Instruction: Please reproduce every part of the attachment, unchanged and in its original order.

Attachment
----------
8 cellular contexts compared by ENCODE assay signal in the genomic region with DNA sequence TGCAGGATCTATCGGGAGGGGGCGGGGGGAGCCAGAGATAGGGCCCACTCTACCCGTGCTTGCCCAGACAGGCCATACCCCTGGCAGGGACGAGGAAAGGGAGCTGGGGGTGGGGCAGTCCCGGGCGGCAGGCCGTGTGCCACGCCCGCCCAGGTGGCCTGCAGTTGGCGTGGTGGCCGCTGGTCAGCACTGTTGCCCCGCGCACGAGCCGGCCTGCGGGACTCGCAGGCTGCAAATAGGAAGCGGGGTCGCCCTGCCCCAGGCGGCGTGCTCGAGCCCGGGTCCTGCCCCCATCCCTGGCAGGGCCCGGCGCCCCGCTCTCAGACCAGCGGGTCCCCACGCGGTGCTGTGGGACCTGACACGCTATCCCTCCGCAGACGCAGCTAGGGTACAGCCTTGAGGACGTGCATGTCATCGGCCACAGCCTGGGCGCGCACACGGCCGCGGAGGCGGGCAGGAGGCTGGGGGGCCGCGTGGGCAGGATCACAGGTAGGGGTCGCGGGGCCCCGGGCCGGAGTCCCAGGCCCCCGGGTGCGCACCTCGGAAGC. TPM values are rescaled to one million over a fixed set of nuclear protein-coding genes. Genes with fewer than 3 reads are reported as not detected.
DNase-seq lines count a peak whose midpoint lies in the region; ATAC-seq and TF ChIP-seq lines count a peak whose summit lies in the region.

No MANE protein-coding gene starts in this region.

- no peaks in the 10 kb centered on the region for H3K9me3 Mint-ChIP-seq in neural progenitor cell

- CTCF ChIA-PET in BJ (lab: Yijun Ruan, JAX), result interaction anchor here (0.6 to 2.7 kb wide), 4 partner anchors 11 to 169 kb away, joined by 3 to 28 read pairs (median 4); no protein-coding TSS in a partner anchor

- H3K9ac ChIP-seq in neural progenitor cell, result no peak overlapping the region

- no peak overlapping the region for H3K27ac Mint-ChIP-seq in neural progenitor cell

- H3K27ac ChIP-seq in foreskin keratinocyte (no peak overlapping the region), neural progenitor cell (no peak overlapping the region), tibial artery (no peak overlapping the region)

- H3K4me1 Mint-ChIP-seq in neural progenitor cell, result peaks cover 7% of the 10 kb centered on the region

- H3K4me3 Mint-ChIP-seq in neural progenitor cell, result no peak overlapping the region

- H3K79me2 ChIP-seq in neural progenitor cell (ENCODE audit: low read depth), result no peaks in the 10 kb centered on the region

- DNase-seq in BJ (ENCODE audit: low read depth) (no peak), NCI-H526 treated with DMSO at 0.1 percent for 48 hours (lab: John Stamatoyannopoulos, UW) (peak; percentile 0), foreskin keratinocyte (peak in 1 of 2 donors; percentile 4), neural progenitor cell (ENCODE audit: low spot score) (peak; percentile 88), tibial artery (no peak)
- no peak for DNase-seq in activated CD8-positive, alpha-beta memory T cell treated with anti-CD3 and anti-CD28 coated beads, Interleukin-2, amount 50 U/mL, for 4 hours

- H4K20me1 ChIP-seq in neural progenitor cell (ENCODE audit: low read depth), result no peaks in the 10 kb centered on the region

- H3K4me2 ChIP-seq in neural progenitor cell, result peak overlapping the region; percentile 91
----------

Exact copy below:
8 cellular contexts compared by ENCODE assay signal in the genomic region with DNA sequence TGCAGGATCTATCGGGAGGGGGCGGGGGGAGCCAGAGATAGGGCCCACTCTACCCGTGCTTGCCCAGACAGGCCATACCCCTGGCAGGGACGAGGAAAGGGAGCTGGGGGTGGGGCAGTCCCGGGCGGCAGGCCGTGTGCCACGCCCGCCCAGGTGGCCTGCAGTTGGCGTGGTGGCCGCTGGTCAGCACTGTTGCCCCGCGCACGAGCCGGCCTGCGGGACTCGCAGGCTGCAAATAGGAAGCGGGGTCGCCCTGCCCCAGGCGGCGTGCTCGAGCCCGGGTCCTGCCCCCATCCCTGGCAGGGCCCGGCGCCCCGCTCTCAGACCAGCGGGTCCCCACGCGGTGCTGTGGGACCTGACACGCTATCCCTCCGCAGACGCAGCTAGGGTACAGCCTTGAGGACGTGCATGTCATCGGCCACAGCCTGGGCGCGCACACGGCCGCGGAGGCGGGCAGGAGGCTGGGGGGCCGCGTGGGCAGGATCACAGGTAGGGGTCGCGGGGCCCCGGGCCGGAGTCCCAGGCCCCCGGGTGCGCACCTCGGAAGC. TPM values are rescaled to one million over a fixed set of nuclear protein-coding genes. Genes with fewer than 3 reads are reported as not detected.
DNase-seq lines count a peak whose midpoint lies in the region; ATAC-seq and TF ChIP-seq lines count a peak whose summit lies in the region.

No MANE protein-coding gene starts in this region.

- no peaks in the 10 kb centered on the region for H3K9me3 Mint-ChIP-seq in neural progenitor cell

- CTCF ChIA-PET in BJ (lab: Yijun Ruan, JAX), result interaction anchor here (0.6 to 2.7 kb wide), 4 partner anchors 11 to 169 kb away, joined by 3 to 28 read pairs (median 4); no protein-coding TSS in a partner anchor

- H3K9ac ChIP-seq in neural progenitor cell, result no peak overlapping the region

- no peak overlapping the region for H3K27ac Mint-ChIP-seq in neural progenitor cell

- H3K27ac ChIP-seq in foreskin keratinocyte (no peak overlapping the region), neural progenitor cell (no peak overlapping the region), tibial artery (no peak overlapping the region)

- H3K4me1 Mint-ChIP-seq in neural progenitor cell, result peaks cover 7% of the 10 kb centered on the region

- H3K4me3 Mint-ChIP-seq in neural progenitor cell, result no peak overlapping the region

- H3K79me2 ChIP-seq in neural progenitor cell (ENCODE audit: low read depth), result no peaks in the 10 kb centered on the region

- DNase-seq in BJ (ENCODE audit: low read depth) (no peak), NCI-H526 treated with DMSO at 0.1 percent for 48 hours (lab: John Stamatoyannopoulos, UW) (peak; percentile 0), foreskin keratinocyte (peak in 1 of 2 donors; percentile 4), neural progenitor cell (ENCODE audit: low spot score) (peak; percentile 88), tibial artery (no peak)
- no peak for DNase-seq in activated CD8-positive, alpha-beta memory T cell treated with anti-CD3 and anti-CD28 coated beads, Interleukin-2, amount 50 U/mL, for 4 hours

- H4K20me1 ChIP-seq in neural progenitor cell (ENCODE audit: low read depth), result no peaks in the 10 kb centered on the region

- H3K4me2 ChIP-seq in neural progenitor cell, result peak overlapping the region; percentile 91